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All Critics (35)
| Top Critics (11)
| Fresh (15)
| Rotten (20)
| DVD (2)
If the people in it behaved in a logical way, then there wouldn't be a movie.
[Its] cynical hedging of its psychological/supernatural bets seems mostly designed to breed sequels.
Some of the shock effects in Lovely Molly are successfully disorienting, but too many of its ideas are reductive and histrionic, such as those concerning the male victimization of women, vengeance and mental illness.
Sanchez ratchets up the tension incrementally - things heard and not quite seen - creating a mood of unease that graduates in stages into full-blown horror.
Sanchez ... is not making his debut here, and after more than a decade he should be willing to do something besides jerking the camera around and making noises offscreen.
Generating suspense without blowing the special-effects budget, Mr. Sanchez paints an intimate portrait of a tormented personality.
Lovely Molly is an effective, yet unexceptional and shortchanging entry into the horror field.
Lovely Molly is a mixed bag. It will definitely freak you out in places, but it remains a mostly unsatisfying story with a lot of promise and no follow-through.
There's a pleasing cyclical neatness to Lovely Molly.
Doles out its best ideas and moments with a strong sense of restraint, timing, and impact.
I don't think I've ever been so bummed out by a horror flick as I was by writer-director Eduardo Sánchez's Lovely Molly. And I've seen every single Friday the 13th.
*** out of ****
The secret to enjoying at least 75% of the smaller, independent horror films released today lies in the ability to suspend disbelief and forgive a lack of true solution. I feel that's what makes a lot of films - both horror and not - fascinating in the sense that they don't provide us with all the answers and essentially force us to think for ourselves (gasp). Is it such a crime that a filmmaker aside from David Lynch (who's famous for doing this) to ask us to play detective for a few hours? I don't think so. If you've been following Eduardo Sanchez since the beginning, you'll know that he's no newbie to ambiguous horror that is open to a number of different interpretations. "Lovely Molly" keeps the tradition going with plenty of pizazz and intrigue. I'll admit that it's more of a while-it-lasts type experience than a film that delivers substantial payoff, but it hits you and it hits you hard.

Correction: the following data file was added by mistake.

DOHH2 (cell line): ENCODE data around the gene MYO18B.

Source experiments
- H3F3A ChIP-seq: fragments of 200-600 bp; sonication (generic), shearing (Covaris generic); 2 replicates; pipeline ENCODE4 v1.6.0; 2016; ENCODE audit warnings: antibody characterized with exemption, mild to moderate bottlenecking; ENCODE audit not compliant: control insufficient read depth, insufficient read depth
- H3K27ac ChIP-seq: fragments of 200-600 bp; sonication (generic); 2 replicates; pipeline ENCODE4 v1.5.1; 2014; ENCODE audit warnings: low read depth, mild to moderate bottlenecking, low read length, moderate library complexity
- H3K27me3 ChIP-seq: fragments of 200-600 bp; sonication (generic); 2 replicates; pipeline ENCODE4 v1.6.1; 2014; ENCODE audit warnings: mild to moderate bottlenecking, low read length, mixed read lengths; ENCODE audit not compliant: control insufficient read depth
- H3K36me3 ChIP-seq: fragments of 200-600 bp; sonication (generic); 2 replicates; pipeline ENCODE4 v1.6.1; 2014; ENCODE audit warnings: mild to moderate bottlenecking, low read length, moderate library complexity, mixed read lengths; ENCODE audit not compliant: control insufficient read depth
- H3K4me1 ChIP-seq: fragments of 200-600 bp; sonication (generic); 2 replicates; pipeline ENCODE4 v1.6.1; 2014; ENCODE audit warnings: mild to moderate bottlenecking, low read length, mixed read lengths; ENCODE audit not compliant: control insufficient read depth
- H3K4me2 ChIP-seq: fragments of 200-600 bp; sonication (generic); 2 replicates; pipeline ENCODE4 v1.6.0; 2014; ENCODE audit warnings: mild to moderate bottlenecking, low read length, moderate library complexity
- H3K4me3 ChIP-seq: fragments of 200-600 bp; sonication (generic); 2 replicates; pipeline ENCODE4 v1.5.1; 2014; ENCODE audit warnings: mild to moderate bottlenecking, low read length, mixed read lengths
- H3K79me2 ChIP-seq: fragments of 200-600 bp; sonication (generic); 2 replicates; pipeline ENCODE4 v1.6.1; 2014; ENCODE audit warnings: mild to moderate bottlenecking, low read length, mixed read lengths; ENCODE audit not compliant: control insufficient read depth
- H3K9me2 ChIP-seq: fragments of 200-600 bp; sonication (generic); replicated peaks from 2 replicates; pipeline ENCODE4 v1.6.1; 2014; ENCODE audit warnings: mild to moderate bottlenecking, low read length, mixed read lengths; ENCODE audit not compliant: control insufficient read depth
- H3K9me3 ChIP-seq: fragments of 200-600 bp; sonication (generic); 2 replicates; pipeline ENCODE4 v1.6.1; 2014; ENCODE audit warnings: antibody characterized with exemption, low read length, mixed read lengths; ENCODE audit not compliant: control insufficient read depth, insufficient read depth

The titular Molly (Gretchen Lodge) is a newlywed who is just settling down in her parent's house, the same house where she grew up as a kid, with her husband Tim (Johnny Lewis). Molly is a recovering drug addict with a sister named Hannah (Alexandra Holden) who also lives nearby. The film begins with the triggering of a downstairs security alarm in the middle of the night that could not have possibly been triggered, since Tim is so sure he locked it before the couple went to bed. By day, he's not around and neither is Molly since she has found work at a local superstore (with Hannah). Sometimes he must go off on business for a few days, leaving Molly all alone. Business unfortunately lands on Molly's birthday, and beyond.